Romantic Quintets for Clarinet and String Quartet - Volume 2
Ewald STRÄSSER (1867-1933)
Clarinet Quintet in G major, Op.34 (1915) [36:47]
Henri MARTEAU (1874-1934)
Clarinet Quintet in C minor, Op.13 (1906) [36:44]
Stephan Siegenthaler (clarinet)
rec. November 2011, Studio Martinek, Prague
STERLING CDA1683-2 [72:02]
This is an intriguing conjunction of names. Henri Marteau, French-born, was hugely influential in Berlin for a period from 1908, when he was appointed violin professor at the city’s Royal Academy of Music but the First World War brought humiliation and distress. He was imprisoned, as he’d retained his rank of reserve lieutenant in the French army. I’ve written about Marteau in the context of a splendid Caprice box set devoted to his recordings and legacy (review).
He was also a composer, and intended his Clarinet Quintet of 1906 for Richard Mühlfeld to perform the following year, though he experienced the catastrophe of the great man dying two days before the projected première. Marteau had played Brahms’s A major violin sonata with the composer at the piano and the Marteau-Brahms-Mühlfeld connection is a solid one, and might suggest an equivalently autumnal element that turns out, in the event, not really to be so. Marteau’s Quintet is full of fancy with exultant themes for the violins and opportunities for a descanting and dialoguing clarinet, a scherzo that is burnished by masquerading wit and colour, the clarinet inciting the first violin to dance, and by a lilting slow movement that courts melancholy but never sinks into it. The skittish finale embraces lyric warmth, avidly romantic at times, and there’s plenty of humour to be encountered too. This is a true Franco-German alliance, stylistically; the chirpy charm of the French school married to the more solidly rich-toned School of Berlin.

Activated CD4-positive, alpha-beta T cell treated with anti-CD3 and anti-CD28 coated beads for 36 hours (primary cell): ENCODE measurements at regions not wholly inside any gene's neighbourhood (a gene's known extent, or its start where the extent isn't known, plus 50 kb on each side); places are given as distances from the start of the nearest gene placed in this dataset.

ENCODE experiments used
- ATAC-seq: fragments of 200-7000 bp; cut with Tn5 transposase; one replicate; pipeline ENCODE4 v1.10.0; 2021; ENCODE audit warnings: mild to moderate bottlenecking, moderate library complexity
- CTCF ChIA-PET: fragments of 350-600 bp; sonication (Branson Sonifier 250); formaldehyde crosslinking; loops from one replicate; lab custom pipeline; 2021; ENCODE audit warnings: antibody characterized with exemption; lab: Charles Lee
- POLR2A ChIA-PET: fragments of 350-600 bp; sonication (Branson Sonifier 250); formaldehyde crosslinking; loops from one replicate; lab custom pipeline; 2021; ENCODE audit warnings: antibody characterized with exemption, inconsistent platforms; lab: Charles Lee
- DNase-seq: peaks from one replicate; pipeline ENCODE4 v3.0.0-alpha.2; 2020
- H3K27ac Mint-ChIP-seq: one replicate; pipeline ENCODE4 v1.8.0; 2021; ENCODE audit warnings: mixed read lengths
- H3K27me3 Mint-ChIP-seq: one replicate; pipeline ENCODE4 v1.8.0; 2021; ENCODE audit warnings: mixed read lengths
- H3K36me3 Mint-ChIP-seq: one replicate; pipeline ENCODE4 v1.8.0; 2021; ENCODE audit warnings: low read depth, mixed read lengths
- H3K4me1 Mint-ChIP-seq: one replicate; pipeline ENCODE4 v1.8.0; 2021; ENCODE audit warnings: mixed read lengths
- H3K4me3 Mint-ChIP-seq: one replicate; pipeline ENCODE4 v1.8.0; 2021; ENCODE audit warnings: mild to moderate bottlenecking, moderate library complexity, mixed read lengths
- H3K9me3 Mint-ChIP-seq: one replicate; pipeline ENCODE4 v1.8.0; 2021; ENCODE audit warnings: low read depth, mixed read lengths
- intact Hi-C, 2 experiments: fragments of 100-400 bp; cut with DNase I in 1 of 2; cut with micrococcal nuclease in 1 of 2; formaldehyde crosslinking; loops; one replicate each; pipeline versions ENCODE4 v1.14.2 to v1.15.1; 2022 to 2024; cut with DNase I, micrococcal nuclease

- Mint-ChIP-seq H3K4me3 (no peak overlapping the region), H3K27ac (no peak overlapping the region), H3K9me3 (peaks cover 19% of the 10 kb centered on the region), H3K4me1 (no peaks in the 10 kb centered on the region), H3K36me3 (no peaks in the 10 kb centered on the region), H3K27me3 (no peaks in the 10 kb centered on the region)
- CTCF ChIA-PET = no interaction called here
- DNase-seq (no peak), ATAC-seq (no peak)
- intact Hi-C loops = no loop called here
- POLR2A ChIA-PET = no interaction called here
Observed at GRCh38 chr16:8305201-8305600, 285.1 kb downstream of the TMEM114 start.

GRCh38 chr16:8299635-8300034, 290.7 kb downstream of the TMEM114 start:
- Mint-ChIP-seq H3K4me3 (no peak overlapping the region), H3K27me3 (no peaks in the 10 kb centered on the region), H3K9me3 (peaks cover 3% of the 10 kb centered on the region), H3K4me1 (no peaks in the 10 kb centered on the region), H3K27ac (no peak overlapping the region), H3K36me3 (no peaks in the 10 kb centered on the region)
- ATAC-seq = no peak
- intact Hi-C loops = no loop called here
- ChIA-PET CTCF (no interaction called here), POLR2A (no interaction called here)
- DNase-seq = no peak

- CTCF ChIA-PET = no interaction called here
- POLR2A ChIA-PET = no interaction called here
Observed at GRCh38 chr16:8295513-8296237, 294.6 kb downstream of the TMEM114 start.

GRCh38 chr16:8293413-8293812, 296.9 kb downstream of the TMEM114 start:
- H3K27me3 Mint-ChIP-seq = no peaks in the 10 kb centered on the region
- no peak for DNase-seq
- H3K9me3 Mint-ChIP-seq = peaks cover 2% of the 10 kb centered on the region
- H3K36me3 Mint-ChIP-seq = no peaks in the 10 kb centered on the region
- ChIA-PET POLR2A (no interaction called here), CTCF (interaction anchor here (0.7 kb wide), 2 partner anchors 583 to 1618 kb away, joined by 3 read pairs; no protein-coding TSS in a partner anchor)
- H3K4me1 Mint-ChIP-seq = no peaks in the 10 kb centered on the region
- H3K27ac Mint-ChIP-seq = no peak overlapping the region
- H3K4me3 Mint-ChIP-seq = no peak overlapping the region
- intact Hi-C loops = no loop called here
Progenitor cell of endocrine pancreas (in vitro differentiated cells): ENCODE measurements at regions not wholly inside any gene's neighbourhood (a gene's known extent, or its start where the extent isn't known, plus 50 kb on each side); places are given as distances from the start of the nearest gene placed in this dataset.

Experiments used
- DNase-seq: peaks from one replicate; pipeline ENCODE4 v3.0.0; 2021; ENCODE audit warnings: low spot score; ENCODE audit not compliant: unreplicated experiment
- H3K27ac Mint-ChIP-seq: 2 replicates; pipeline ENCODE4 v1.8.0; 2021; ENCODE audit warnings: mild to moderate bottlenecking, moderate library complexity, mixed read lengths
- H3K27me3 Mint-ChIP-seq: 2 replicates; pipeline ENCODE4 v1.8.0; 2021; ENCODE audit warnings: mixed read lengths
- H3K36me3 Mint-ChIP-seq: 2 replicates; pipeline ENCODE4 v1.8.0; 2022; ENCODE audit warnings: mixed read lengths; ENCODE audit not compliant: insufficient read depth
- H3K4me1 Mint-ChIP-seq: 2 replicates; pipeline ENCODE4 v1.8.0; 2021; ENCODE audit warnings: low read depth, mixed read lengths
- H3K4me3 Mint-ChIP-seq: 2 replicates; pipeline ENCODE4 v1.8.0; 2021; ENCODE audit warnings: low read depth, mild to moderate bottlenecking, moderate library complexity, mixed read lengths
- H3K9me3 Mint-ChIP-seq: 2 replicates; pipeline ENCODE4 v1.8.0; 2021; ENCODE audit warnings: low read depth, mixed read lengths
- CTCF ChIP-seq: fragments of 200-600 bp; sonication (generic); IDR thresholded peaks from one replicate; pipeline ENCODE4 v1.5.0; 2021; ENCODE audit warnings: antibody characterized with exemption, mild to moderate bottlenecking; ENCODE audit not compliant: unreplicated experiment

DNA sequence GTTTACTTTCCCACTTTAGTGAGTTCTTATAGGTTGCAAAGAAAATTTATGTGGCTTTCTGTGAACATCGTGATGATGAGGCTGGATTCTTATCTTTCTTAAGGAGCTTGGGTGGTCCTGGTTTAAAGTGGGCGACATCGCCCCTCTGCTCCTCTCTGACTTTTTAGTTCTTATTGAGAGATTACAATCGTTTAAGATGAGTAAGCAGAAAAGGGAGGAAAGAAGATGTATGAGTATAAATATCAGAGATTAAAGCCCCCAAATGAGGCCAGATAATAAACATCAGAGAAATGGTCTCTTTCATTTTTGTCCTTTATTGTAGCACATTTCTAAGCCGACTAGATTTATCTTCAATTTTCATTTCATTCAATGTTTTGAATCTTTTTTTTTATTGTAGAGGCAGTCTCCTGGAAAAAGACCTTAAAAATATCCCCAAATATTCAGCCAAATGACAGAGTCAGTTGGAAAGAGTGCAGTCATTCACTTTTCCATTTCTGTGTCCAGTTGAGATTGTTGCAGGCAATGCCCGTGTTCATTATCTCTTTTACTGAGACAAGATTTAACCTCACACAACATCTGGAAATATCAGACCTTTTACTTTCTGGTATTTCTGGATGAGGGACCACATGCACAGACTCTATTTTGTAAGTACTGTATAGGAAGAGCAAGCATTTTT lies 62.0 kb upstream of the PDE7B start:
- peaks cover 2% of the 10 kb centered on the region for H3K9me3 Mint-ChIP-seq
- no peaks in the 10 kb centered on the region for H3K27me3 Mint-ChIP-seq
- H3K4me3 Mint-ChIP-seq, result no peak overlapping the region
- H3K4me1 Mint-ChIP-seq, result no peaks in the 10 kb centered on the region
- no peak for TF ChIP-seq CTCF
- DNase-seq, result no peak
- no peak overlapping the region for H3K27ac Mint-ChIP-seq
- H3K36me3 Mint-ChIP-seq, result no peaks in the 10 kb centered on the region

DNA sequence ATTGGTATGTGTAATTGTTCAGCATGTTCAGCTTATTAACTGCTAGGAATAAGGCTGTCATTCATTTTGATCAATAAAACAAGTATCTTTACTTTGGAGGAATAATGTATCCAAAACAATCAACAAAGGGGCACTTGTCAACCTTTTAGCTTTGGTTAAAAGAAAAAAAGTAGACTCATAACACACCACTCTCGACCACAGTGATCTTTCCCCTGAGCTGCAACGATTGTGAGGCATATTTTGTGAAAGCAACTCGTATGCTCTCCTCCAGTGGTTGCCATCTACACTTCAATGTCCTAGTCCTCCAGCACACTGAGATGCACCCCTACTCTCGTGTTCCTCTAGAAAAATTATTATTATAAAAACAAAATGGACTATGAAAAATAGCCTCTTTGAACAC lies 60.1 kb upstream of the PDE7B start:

Ewald Strässer was seven years older than Marteau and a gifted student but was over forty when his Symphony No.1 was premièred to acclaim, his orchestral music being performed by some of Germany’s leading orchestras and conductors, amongst them Steinbach, Nikisch, Weingartner, Fritz Busch, Richard Strauss and Mengelberg. His Quintet was composed in 1915 and is formal, traditional, excellently laid-out and lacking those qualities of impudent drollery that so captivate in Marteau’s work. Still, this amiable, amicable piece has a vivid scherzo, both verdant and outdoorsy, even folkloric in places. The slow movement hearkens back to Brahms, though the exaggerated contrast between the vibrant central panel and the surrounding material is marked. The gracious finale with a brief fugato, humorously done, brings the work to a rather predictable but pleasant ending.
The notes are excellent. The Stamic Quartet, long familiar from its Czech repertoire, plays with real sensitivity and characterful commitment, and prove elegant collaborators for tonally eloquent Stephan Siegenthaler in these 2011 readings.